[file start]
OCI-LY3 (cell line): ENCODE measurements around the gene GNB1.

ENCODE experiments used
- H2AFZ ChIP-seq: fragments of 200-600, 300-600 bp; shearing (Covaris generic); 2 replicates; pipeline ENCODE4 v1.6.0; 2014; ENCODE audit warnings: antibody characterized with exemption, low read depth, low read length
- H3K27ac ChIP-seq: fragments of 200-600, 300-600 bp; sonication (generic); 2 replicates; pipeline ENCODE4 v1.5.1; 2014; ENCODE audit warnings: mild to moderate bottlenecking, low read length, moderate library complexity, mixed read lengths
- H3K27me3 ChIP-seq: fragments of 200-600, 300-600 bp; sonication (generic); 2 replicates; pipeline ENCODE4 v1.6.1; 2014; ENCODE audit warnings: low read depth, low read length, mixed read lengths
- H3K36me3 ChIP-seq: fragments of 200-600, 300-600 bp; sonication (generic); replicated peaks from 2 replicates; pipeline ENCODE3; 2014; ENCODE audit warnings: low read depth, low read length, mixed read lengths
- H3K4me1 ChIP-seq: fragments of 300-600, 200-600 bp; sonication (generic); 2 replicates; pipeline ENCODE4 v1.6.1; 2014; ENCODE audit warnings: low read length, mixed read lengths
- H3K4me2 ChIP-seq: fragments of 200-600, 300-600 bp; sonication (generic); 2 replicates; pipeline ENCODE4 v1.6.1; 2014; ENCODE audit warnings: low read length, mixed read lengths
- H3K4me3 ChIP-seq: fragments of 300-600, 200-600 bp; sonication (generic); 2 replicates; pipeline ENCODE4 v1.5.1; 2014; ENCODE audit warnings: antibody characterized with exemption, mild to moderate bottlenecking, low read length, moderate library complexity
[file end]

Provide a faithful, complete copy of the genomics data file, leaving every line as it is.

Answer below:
OCI-LY3 (cell line): ENCODE measurements around the gene GNB1.

ENCODE experiments used
- H2AFZ ChIP-seq: fragments of 200-600, 300-600 bp; shearing (Covaris generic); 2 replicates; pipeline ENCODE4 v1.6.0; 2014; ENCODE audit warnings: antibody characterized with exemption, low read depth, low read length
- H3K27ac ChIP-seq: fragments of 200-600, 300-600 bp; sonication (generic); 2 replicates; pipeline ENCODE4 v1.5.1; 2014; ENCODE audit warnings: mild to moderate bottlenecking, low read length, moderate library complexity, mixed read lengths
- H3K27me3 ChIP-seq: fragments of 200-600, 300-600 bp; sonication (generic); 2 replicates; pipeline ENCODE4 v1.6.1; 2014; ENCODE audit warnings: low read depth, low read length, mixed read lengths
- H3K36me3 ChIP-seq: fragments of 200-600, 300-600 bp; sonication (generic); replicated peaks from 2 replicates; pipeline ENCODE3; 2014; ENCODE audit warnings: low read depth, low read length, mixed read lengths
- H3K4me1 ChIP-seq: fragments of 300-600, 200-600 bp; sonication (generic); 2 replicates; pipeline ENCODE4 v1.6.1; 2014; ENCODE audit warnings: low read length, mixed read lengths
- H3K4me2 ChIP-seq: fragments of 200-600, 300-600 bp; sonication (generic); 2 replicates; pipeline ENCODE4 v1.6.1; 2014; ENCODE audit warnings: low read length, mixed read lengths
- H3K4me3 ChIP-seq: fragments of 300-600, 200-600 bp; sonication (generic); 2 replicates; pipeline ENCODE4 v1.5.1; 2014; ENCODE audit warnings: antibody characterized with exemption, mild to moderate bottlenecking, low read length, moderate library complexity